Dear Diana Alvarado:
Santa Monica‚Äôs main post office has proudly served the public from its current location since 1937. But instead of celebrating its 75th anniversary of service to the community, Santa Monica is mourning its likely closure. At a public meeting recently, you heard how the public feels about this. But in a “bottom line” world, does the U.S. Postal Service have concrete reasons to continue to keep the location open if moving it would save money?
If the U.S. Postal Service hopes to have a future, it has compelling reasons to keep Santa Monica‚Äôs main post office going at Fifth and Arizona. Remember the prime rule of retail: “location, location, location.” A prime location is gold. Consider the REI store at Fourth and Santa Monica. Odds are most people walking by it aren‚Äôt intent on buying camping gear. While it may cost the REI chain more to keep that store open than it generally generates in revenue, the company sees a Downtown Santa Monica location as terrific advertisement worldwide for its brand. A successful business (especially one with multiple outlets) thinks beyond the immediate cost for broader gains. If the main post office continues to serve one of America‚Äôs most visited communities from a beautiful historic building in central Downtown, it sends the message: “The post office is here for the community, has been for a long time, will be in the future. We‚Äôre here to stay. You can count on us, even when times are tough.” That might be less cost effective in the short term, but it‚Äôs the way a business that wants to be around in the future operates. Once you move from your golden location, it‚Äôs never coming back to you. Gone forever.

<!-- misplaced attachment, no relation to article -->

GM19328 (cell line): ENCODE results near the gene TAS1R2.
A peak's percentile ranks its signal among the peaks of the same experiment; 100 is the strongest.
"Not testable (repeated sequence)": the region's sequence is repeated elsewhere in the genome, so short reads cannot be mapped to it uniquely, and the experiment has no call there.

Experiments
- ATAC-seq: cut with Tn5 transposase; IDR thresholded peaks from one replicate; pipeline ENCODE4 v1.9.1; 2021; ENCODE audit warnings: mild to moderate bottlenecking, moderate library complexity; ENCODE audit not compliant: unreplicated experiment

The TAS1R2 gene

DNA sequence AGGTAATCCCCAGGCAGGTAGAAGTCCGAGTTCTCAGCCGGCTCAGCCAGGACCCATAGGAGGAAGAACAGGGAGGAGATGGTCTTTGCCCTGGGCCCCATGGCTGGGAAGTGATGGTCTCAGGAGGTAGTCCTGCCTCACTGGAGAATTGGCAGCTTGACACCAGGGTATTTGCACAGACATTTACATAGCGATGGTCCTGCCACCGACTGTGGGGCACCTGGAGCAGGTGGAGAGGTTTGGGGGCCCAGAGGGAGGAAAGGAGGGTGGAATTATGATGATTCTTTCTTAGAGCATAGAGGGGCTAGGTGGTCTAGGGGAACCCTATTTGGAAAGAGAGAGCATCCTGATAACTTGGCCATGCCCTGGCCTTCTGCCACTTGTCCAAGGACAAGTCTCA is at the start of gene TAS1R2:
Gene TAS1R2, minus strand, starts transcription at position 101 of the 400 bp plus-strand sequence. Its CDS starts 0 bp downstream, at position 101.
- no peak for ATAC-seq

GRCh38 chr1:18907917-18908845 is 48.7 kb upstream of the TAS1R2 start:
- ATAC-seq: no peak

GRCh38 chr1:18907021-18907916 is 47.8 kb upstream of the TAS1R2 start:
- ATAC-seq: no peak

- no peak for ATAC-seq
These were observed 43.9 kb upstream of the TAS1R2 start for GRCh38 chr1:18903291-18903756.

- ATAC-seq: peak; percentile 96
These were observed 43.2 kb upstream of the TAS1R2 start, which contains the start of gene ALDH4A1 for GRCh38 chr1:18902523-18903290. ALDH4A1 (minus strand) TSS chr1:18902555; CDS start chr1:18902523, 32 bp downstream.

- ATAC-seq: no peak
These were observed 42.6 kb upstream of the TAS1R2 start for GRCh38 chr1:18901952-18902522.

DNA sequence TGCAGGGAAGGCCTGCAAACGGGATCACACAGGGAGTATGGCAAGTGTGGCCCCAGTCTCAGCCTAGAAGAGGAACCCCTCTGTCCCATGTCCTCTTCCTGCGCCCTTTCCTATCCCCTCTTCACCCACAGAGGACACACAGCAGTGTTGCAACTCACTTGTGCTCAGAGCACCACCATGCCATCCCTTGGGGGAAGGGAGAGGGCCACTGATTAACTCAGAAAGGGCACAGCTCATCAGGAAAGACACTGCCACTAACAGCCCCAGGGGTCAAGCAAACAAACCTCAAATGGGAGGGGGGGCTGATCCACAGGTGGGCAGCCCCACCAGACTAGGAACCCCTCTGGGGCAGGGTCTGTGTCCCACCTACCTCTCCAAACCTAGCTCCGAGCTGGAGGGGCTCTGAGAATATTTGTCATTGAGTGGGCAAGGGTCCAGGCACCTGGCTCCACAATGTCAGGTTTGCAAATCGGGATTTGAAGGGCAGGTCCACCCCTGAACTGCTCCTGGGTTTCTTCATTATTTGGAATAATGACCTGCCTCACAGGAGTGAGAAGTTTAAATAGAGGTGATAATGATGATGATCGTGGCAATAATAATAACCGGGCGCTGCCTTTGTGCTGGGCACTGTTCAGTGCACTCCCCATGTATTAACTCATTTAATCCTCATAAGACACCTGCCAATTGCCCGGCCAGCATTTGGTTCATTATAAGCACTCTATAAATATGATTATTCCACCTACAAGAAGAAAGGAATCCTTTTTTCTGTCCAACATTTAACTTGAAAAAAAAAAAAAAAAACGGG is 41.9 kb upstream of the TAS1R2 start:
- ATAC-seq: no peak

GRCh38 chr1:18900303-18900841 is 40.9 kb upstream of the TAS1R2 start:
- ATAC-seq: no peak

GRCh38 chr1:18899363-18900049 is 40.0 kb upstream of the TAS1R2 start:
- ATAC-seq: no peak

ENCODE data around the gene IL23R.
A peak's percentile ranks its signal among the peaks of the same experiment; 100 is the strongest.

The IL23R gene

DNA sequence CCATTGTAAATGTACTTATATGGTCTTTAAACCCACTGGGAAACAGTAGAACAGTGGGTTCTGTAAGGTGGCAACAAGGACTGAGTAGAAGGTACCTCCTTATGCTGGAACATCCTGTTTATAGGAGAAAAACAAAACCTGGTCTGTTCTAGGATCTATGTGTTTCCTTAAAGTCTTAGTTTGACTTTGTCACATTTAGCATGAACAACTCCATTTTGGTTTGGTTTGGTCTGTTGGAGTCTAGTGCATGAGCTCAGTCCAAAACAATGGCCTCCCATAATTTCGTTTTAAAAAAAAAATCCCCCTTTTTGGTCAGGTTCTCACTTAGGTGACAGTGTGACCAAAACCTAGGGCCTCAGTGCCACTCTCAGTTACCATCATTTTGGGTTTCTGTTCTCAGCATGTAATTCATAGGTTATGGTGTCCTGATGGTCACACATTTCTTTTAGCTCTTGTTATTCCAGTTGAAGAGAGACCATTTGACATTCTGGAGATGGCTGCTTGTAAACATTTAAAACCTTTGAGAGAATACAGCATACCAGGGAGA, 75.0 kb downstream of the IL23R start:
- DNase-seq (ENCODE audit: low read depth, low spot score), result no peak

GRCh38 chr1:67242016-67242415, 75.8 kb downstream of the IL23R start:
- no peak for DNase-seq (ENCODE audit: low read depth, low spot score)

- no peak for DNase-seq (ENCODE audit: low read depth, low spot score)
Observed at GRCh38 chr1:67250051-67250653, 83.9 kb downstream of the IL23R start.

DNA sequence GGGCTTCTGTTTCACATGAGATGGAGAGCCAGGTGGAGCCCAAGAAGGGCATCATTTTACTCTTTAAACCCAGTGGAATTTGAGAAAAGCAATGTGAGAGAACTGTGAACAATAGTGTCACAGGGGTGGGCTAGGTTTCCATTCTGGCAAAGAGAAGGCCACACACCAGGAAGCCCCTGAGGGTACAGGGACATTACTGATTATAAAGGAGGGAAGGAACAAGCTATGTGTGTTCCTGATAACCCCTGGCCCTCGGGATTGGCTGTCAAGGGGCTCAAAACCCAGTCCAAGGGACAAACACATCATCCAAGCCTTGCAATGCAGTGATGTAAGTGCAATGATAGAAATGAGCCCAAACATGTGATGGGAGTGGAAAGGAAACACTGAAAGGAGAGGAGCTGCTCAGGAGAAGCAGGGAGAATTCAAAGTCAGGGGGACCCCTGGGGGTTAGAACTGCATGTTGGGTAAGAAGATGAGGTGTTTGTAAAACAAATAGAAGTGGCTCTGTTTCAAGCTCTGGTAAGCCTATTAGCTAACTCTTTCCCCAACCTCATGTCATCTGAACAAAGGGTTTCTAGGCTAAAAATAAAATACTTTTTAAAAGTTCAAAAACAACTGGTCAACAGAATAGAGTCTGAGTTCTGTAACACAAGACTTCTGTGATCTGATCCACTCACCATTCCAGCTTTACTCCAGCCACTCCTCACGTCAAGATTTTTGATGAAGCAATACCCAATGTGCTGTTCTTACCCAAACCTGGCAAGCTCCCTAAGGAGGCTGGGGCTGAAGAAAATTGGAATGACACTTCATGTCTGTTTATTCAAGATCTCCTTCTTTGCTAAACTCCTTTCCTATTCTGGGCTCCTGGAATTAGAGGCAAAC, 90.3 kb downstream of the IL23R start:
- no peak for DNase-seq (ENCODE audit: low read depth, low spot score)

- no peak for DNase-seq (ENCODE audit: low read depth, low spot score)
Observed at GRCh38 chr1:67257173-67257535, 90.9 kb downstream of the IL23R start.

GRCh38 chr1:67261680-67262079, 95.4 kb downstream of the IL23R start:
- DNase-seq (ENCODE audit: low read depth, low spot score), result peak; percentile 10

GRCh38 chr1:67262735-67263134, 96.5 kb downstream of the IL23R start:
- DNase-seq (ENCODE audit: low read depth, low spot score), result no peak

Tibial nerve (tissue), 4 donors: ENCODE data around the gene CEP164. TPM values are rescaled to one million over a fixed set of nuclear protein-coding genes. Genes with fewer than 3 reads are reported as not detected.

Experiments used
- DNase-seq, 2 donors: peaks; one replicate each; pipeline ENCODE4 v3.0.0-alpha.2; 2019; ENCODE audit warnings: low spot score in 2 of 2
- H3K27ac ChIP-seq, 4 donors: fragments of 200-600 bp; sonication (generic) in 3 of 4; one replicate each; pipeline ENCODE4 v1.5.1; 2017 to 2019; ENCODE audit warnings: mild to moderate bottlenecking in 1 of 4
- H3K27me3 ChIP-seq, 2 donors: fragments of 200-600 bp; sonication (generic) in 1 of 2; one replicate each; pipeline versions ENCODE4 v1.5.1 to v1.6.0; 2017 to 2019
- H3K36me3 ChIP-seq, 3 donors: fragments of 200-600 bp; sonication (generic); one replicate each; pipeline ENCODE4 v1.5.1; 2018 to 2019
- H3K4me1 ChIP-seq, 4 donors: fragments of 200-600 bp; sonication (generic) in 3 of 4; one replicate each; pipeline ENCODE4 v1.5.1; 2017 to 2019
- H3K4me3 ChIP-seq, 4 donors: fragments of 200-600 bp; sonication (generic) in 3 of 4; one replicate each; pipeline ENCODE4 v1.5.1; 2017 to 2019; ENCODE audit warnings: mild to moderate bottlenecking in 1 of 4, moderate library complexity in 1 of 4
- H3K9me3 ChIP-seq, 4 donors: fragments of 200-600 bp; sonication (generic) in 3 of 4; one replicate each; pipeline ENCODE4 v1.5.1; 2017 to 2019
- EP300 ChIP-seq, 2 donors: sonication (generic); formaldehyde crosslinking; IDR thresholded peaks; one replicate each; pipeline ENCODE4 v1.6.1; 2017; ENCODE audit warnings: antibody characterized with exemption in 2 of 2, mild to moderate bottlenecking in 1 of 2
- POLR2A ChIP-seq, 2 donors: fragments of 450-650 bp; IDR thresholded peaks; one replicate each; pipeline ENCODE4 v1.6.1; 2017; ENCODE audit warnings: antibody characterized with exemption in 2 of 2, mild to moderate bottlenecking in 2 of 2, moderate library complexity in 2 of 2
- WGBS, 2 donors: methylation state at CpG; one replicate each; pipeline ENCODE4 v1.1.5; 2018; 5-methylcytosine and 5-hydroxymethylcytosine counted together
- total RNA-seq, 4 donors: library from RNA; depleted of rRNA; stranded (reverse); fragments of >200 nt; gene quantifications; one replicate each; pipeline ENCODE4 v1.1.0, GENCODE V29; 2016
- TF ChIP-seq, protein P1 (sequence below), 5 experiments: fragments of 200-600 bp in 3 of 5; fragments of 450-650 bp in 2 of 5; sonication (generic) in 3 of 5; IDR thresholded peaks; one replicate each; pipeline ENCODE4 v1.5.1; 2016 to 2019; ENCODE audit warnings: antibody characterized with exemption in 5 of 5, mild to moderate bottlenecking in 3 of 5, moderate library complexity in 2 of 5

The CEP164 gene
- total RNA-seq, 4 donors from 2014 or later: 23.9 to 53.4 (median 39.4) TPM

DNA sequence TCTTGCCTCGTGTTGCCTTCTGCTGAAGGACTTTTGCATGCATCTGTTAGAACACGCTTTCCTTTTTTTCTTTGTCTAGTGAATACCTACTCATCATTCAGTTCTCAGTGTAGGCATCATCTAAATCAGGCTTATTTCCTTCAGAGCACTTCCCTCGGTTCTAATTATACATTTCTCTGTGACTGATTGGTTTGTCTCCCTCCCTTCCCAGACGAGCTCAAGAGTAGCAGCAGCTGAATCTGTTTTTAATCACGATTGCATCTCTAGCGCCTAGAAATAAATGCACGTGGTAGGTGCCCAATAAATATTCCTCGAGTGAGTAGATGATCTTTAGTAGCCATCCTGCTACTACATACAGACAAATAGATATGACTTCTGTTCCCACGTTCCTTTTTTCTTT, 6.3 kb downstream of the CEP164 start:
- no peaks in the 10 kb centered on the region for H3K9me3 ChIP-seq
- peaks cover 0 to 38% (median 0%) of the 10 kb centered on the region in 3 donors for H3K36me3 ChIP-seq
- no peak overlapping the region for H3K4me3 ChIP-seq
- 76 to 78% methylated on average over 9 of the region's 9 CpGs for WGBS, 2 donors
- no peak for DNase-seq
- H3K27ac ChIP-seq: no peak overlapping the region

You‚Äôve heard the public concerns; RE: safety and access at the Seventh Street annex. From a business standpoint, the Postal Service sends a clear message, whatever it does in its current crisis. Even if it is less cost effective in the short term, keeping the main post office at Fifth and Arizona puts the Postal Service brand front and center in one of America‚Äôs most vibrant cities. Visitors from all over the world use it, alongside residents. Staying put says the U.S. Postal Service intends to stand its ground, weather its fiscal crisis, and fight again another day. It‚Äôs an investment toward a thriving future. Moving for short-term savings to a location the public has said it considers a dark alley (unsafe, out of the way, neither accessible nor desirable) sends an equally clear message: the U.S. Postal Service is a failure. “We‚Äôre going to continue operating, for awhile anyway, but are basically intent on crawling off into a corner to quietly die.” Your choice depends on your business model and future goals. It‚Äôs pretty simple: Hang tough for future success, or cut and run for certain future failure. It‚Äôs your call.